There’s a new cross stitch in the shop … On An Autumn Lake. Thank you so much for your lovely words and support for my little shop and its cross stitches – you have truly made my week :-) I am so very grateful.
I have truly laboured over this cross stitch – it took me hours and hours to get the border and cornerpieces just right. As for those trees – oy! But so very satisfying. My favourite part – I love the house, yet another one I’d move into in a flash! And the wee people – I love cross stitching people … I’ve been making up some brooches with their faces and will hopefully have them ready for show later this week. Along with some linen hand towels that have bands of cross stitch using the borders. So many good things calling for my time.
And then there’s the reading. I have to confess … since the bookstore closed, I haven’t visited another (bookstore that is). I feel a bit over bookstores. But I do have the family ipad and I’ve been buying all my reading matter as ebooks. Eeeeek! Part of me feels unbelievably guilty for doing this, but another part feels quite rebellious. The book industry – not the retailers, but the publishers – has screwed the Australian consumer royally and frankly, I’m happy for them to take it in the neck for a while. But we won’t dwell on that – let’s just talk books.
Since The Help and The Immortal Life of Henrietta Lacks (both amazing and heartbreaking) I’ve plowed my way through Cutting for Stone, Mudbound and This is Where I Leave You. Three utterly different books.
Cutting for Stone by Abraham Verghese – unbelievably good. Oh my! This man is a poet – a magical weaver of words. It reminded me a wee we bit of Captain Corelli’s Mandolin in that its setting and history – Ethiopa – was almost completely unknown to me (in CCM it was first half of the 20th century Greece). My only exposure to Ethiopa has been what I’ve seen on the news – violence and starvation – and a tiny glimpse of its beautiful mountains and animals in a recent BBC documentary on the Great Rift Valley. Well! There is obviously so much more to this ancient and beautiful country than that – the Emperor Hailie Salassie, the Christian church, the relationship between Ethiopa and the Italians and Ethiopa and Eritrea, the expatriate community – especially the Indian community. The medical aspect of it is fascinating – I suppose I have a bit of a bias towards this because of my current study, but I lapped up every page describing surgeries and clinics and patients – awesome detail. And the characters are incredible – I feel so very attached to them and feel the need to look back at certain chapters every day, so as to see them again. They are so complex, many of them so generous and loving, the twins as teenagers – so very real, sometimes positively grating, other times breathtaking. It was a HUGE story, every page captivating and beautifully written … You must simply must, must, must read it. What’s it about? A family. Love. Loyalty. Civil War. Death. But above all, love.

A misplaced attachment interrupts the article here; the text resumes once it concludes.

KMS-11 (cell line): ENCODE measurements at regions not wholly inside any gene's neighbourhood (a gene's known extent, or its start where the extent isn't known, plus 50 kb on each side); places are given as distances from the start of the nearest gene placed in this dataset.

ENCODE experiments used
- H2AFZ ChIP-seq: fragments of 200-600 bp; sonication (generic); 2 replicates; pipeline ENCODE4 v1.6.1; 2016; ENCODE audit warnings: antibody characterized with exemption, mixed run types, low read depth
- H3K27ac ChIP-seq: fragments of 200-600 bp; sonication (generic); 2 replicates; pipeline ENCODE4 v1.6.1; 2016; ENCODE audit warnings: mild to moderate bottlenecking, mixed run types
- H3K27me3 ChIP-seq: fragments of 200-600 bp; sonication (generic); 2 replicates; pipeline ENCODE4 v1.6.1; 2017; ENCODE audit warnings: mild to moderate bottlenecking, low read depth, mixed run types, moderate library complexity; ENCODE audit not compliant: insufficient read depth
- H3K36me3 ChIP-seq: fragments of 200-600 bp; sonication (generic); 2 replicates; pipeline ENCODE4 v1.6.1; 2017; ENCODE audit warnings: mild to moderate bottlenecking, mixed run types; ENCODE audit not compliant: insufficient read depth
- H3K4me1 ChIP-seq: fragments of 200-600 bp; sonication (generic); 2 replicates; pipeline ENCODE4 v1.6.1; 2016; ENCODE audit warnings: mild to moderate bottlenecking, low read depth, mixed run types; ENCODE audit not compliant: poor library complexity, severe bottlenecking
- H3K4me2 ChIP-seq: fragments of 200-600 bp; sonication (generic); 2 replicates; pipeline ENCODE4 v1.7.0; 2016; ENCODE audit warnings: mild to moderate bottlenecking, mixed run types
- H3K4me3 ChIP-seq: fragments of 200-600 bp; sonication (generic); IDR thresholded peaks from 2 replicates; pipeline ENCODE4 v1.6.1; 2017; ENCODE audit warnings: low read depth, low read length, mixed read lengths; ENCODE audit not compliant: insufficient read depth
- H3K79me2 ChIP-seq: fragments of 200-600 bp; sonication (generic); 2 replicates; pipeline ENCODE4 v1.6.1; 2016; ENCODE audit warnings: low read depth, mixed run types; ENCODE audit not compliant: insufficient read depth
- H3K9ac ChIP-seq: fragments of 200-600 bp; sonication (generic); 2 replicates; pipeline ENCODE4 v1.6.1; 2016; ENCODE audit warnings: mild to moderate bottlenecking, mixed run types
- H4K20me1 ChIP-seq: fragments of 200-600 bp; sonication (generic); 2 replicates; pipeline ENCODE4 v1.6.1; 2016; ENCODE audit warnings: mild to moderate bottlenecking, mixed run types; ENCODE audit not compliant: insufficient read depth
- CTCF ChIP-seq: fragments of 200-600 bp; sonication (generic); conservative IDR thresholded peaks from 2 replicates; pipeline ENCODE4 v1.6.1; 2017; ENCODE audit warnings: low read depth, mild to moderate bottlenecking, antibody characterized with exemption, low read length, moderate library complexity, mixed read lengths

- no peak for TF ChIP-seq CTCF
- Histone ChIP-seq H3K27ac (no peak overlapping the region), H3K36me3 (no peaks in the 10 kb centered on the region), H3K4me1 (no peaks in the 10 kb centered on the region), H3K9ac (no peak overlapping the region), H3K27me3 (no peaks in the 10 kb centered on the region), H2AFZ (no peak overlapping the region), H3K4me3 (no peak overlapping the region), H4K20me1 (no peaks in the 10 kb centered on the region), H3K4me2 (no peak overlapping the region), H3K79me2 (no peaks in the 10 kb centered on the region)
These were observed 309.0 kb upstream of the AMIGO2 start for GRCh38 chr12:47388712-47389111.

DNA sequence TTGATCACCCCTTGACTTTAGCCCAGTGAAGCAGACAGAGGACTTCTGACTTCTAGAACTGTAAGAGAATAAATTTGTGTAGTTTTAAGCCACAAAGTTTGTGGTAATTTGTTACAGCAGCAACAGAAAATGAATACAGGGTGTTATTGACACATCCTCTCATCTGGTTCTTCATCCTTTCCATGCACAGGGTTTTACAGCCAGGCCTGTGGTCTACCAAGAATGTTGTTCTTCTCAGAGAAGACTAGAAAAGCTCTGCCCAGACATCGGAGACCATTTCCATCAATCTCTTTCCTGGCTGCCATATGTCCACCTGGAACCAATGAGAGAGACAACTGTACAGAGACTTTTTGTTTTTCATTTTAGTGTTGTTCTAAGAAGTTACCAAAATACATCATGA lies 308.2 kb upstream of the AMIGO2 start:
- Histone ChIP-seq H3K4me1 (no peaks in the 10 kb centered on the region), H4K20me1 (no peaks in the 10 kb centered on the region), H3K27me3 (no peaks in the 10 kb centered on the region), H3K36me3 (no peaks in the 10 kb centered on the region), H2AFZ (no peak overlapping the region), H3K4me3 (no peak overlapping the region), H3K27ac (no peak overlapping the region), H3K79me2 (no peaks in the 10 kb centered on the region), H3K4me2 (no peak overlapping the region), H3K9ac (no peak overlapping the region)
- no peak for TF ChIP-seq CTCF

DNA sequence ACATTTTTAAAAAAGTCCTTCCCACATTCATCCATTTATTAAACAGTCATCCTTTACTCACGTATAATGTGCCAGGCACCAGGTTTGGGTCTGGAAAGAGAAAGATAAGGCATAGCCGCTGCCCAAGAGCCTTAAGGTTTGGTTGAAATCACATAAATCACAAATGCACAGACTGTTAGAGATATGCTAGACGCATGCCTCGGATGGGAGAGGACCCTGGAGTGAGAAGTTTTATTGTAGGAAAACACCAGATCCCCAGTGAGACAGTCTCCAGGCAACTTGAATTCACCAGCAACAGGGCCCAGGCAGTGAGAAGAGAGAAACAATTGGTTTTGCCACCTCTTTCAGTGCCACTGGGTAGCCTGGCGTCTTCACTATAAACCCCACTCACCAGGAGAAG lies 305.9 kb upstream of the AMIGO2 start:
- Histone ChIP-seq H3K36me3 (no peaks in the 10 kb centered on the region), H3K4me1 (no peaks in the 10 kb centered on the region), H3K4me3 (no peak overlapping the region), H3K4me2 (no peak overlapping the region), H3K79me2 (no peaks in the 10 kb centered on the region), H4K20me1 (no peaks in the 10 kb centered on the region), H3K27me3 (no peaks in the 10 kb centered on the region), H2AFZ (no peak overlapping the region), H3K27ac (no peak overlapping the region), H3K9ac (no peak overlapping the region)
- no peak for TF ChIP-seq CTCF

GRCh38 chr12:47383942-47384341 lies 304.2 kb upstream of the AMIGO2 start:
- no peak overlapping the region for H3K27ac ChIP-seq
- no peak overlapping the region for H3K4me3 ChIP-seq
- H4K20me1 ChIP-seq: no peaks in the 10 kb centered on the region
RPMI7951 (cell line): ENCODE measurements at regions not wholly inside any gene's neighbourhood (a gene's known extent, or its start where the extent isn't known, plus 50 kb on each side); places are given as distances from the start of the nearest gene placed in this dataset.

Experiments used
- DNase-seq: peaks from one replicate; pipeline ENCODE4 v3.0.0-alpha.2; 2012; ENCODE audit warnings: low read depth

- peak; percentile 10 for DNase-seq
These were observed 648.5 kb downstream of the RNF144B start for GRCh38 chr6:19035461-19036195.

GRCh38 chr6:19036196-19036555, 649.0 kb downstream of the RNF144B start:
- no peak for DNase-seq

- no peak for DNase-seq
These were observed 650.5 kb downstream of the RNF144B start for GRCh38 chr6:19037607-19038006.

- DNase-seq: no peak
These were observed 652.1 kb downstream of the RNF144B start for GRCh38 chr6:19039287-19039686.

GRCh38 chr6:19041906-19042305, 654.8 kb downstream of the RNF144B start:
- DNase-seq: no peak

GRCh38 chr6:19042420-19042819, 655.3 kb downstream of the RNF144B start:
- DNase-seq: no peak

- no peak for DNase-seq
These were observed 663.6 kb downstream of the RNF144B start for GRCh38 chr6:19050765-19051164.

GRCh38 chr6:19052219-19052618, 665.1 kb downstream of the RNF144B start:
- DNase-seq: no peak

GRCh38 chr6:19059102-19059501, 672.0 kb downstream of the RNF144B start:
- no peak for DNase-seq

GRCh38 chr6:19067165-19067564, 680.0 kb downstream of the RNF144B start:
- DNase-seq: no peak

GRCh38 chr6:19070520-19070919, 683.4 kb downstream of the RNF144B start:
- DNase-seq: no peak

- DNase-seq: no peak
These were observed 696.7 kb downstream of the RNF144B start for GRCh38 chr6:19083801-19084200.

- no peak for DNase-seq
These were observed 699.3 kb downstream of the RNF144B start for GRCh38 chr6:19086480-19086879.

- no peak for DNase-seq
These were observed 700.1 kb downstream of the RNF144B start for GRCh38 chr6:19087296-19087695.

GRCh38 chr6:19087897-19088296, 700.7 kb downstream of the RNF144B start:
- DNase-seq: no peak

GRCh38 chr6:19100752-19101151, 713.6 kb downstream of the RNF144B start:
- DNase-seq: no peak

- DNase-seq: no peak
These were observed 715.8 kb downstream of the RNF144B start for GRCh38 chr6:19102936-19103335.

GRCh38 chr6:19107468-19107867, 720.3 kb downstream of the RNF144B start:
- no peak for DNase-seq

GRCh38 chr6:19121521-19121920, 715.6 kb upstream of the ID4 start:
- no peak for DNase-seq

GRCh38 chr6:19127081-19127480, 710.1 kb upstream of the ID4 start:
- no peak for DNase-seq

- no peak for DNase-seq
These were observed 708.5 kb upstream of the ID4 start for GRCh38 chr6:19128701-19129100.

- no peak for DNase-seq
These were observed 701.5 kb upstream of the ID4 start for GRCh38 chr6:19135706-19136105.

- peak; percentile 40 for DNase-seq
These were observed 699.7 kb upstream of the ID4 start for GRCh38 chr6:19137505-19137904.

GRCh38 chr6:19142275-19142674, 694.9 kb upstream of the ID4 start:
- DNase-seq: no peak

Mudbound by Hillary Jordan – totally different. Almost more like a play than a novel – I could imagine it being read on the radio. Set immediately post world war 2 in the Mississipi farming Delta. Told through the voices of several of the characters – a white farmer, his wife, a black sharecropper farmer, his wife, their son – a tank commander who’s recently returned from fighting in Europe, the brother of the white farmer – a bomber pilot who’s also recently returned from Europe … I think that’s it. Again, very good writing – Jordan does a beautiful job at showing rather than telling. But heartbreaking injustice. Really, really infuriating. I couldn’t say it was one of those novels that have altered how I look at the world (Cutting for Stone has!) because there was little in the content that I haven’t read before. But the very personal way the story is told, from all those different viewpoints – each one so very, very enmeshed in what is happening, but each in a different way – is what makes it a brilliant book and very deserving of its Bellwether Prize (for contribution to social justice).
After Cutting for Stone and (especially) Mudbound I needed something a little lighter – enter Jonathon Tropper’s This is Where I Leave You. Oh my goodness. Very, very entertaining. Laugh out loud moments. But also full of poignancy and wistfulness, of lives of promise that weren’t lived, and relationships that were allowed to wither and falter (and quite a bit of sex – it’s definitely not for the prudish). It’s not at all preachy, and the main character has plenty of flaws – they all do! – but they are so real and quirky that you can’t help but warm to them (there’s even a moment where I thought, oh he’s not that bad about a man who had behaved ATROCIOUSLY!!!! – I smacked myself and got over that!) and think “Oh come on! Try again! You can do it!” An awesome story of family and love and love lost. I enjoyed it so much I’m now reading an earlier Tropper novel, How to Talk to a Widower.
*sigh* Now there are dishes to be done, family to go and join, school shirts to wash … so I shall love you and leave you for now.